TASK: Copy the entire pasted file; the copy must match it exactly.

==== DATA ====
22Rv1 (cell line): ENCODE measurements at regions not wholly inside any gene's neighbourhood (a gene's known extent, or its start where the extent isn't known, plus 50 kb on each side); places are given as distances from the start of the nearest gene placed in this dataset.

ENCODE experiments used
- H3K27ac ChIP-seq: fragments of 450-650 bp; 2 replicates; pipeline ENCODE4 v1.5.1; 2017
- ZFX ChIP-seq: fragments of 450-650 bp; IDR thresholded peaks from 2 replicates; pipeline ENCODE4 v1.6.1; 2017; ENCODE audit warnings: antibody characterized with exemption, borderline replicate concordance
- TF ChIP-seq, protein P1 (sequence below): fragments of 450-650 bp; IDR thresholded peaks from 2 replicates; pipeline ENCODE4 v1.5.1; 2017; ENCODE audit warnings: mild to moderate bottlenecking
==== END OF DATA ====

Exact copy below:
22Rv1 (cell line): ENCODE measurements at regions not wholly inside any gene's neighbourhood (a gene's known extent, or its start where the extent isn't known, plus 50 kb on each side); places are given as distances from the start of the nearest gene placed in this dataset.

ENCODE experiments used
- H3K27ac ChIP-seq: fragments of 450-650 bp; 2 replicates; pipeline ENCODE4 v1.5.1; 2017
- ZFX ChIP-seq: fragments of 450-650 bp; IDR thresholded peaks from 2 replicates; pipeline ENCODE4 v1.6.1; 2017; ENCODE audit warnings: antibody characterized with exemption, borderline replicate concordance
- TF ChIP-seq, protein P1 (sequence below): fragments of 450-650 bp; IDR thresholded peaks from 2 replicates; pipeline ENCODE4 v1.5.1; 2017; ENCODE audit warnings: mild to moderate bottlenecking